“Only three brief periods of history were culturally dominated by a philosophy of reason: ancient Greece, the Renaissance, the nineteenth century.” This statement is so vague it's not clear its empirically testable. But to the extent that any meaning can be drawn from it, it is largely false. If by "reason" we mean something logical, we find the same examples of illogic and non-logic governing all periods of history. The human being is not a logical animal, but a sentimental animal. Ancient Greece, for example, was still rife with superstition; and Plato, Socrates, and even Aristotle, despite all their fine words about "reason," were hardly shining exemplars of scientific thinking. The Renaissance was the age of Luther and Savronola; it featured a revival of interest in the mysticism of Plato. The 19th Century, on the other hand, was "philosophically" dominated, in Germany, England, and America, by the horrors of neo-Hegelianism (although this so-called domination played hardly any influence outside of academia).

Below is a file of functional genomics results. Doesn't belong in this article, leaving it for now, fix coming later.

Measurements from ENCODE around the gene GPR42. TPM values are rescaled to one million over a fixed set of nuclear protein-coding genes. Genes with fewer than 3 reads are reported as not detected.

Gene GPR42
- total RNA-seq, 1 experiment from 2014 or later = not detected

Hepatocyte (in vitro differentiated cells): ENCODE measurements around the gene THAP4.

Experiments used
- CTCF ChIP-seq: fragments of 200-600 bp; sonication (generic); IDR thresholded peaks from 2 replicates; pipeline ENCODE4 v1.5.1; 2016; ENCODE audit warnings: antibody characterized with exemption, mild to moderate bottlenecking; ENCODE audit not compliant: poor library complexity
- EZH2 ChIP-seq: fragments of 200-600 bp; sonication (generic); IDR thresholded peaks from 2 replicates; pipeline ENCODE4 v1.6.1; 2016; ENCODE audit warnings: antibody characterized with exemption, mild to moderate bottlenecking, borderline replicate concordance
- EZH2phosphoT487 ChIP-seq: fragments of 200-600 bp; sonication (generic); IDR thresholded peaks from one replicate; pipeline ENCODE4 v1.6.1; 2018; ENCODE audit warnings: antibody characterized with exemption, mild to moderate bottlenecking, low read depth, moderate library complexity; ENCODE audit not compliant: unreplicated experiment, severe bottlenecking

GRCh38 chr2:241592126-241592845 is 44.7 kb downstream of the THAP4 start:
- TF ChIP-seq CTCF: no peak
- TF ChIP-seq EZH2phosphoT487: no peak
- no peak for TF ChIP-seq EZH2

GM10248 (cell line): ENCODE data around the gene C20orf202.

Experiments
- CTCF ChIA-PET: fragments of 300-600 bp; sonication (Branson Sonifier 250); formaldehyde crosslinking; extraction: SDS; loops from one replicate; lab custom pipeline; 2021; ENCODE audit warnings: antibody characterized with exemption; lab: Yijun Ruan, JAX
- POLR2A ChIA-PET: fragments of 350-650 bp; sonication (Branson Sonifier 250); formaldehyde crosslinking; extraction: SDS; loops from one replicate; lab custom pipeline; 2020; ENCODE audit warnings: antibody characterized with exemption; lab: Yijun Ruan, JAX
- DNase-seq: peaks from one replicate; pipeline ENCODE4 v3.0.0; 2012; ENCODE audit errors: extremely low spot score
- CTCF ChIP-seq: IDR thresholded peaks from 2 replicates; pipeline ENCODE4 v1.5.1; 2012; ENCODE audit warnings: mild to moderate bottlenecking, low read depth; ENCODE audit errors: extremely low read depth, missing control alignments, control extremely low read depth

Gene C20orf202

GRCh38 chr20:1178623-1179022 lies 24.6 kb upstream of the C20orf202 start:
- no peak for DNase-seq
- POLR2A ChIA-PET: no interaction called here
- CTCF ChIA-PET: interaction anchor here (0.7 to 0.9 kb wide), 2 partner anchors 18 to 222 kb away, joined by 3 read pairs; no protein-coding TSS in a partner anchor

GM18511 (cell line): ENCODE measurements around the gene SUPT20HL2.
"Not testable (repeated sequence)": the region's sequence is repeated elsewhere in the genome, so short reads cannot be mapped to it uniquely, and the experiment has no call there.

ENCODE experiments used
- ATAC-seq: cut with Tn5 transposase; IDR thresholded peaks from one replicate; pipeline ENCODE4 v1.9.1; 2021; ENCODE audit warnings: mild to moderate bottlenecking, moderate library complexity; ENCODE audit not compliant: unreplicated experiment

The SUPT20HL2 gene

The assault on man’s conceptual faculty has been accelerating since Kant, widening the breach between man’s mind and reality. Given the immense progress made in science and medicine made since the 18th century, this is a grossly implausible view. In the 18th century, doctors bled people. Men rode around on horses. Plows were drawn by ox or mules. The majority of people in the West believed in the literal truth of Genesis. Anti-semitism and various forms of racism were rife. Blacks were bought in Africa and sold to colonists in the New World. It's not clear, given everything that has been learned in the interval, how anyone with even a rudimentary of history can believe that the breach between man's mind and reality has been "widening" since the 18th century.